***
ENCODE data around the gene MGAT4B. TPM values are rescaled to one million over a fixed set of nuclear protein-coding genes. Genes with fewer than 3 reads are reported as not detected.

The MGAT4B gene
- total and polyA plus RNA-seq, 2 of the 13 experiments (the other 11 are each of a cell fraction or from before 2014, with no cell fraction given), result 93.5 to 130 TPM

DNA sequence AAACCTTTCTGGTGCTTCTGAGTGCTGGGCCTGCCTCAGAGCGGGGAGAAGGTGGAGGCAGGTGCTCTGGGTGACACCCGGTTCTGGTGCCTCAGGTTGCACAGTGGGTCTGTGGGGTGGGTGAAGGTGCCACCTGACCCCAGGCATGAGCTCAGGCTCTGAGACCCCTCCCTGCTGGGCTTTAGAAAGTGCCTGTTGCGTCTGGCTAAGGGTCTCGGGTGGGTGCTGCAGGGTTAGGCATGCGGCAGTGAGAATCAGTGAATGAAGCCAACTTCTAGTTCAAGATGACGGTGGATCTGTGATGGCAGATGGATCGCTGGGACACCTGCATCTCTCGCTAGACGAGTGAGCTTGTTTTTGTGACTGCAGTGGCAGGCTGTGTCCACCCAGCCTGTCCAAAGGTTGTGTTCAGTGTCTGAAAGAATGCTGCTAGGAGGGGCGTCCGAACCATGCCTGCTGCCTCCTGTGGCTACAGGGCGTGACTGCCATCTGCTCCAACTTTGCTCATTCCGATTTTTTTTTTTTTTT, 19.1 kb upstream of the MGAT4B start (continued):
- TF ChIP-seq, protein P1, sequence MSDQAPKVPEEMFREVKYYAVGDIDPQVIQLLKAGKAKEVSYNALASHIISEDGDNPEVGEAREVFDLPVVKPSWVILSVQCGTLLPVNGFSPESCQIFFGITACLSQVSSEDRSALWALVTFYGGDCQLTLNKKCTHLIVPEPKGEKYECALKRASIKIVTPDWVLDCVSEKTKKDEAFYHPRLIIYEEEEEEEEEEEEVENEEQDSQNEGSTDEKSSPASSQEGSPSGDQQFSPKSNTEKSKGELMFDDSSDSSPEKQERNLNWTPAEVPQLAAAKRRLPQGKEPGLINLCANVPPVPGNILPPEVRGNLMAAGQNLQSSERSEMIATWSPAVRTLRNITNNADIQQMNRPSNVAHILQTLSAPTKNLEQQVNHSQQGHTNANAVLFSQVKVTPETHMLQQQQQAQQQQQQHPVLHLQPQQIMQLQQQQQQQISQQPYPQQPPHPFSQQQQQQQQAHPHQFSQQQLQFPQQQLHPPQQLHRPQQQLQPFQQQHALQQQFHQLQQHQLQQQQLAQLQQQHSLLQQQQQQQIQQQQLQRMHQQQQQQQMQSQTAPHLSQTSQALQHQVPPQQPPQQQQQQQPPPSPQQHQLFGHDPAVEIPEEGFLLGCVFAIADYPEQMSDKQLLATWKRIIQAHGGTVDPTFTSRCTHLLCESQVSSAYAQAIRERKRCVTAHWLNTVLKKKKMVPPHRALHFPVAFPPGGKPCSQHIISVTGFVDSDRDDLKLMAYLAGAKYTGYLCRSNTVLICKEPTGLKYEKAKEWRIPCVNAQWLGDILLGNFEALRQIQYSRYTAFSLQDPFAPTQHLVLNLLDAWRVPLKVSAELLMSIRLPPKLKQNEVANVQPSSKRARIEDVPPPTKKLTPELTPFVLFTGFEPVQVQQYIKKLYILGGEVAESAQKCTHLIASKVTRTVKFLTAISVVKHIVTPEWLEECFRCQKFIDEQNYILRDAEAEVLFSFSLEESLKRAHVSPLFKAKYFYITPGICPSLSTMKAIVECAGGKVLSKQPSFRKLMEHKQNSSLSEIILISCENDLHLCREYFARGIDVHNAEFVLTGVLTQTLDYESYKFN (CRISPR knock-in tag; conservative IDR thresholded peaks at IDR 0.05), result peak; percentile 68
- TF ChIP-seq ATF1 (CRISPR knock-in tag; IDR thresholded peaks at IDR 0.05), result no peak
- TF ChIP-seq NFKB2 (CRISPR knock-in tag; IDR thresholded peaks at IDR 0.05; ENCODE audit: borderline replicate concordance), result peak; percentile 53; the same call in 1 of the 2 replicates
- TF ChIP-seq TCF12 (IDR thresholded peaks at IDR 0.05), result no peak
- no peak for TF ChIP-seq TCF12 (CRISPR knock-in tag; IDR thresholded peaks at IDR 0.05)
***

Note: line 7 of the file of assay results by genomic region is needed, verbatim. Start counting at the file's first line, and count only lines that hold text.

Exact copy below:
- TF ChIP-seq NFKB2 (CRISPR knock-in tag; IDR thresholded peaks at IDR 0.05; ENCODE audit: borderline replicate concordance), result peak; percentile 53; the same call in 1 of the 2 replicates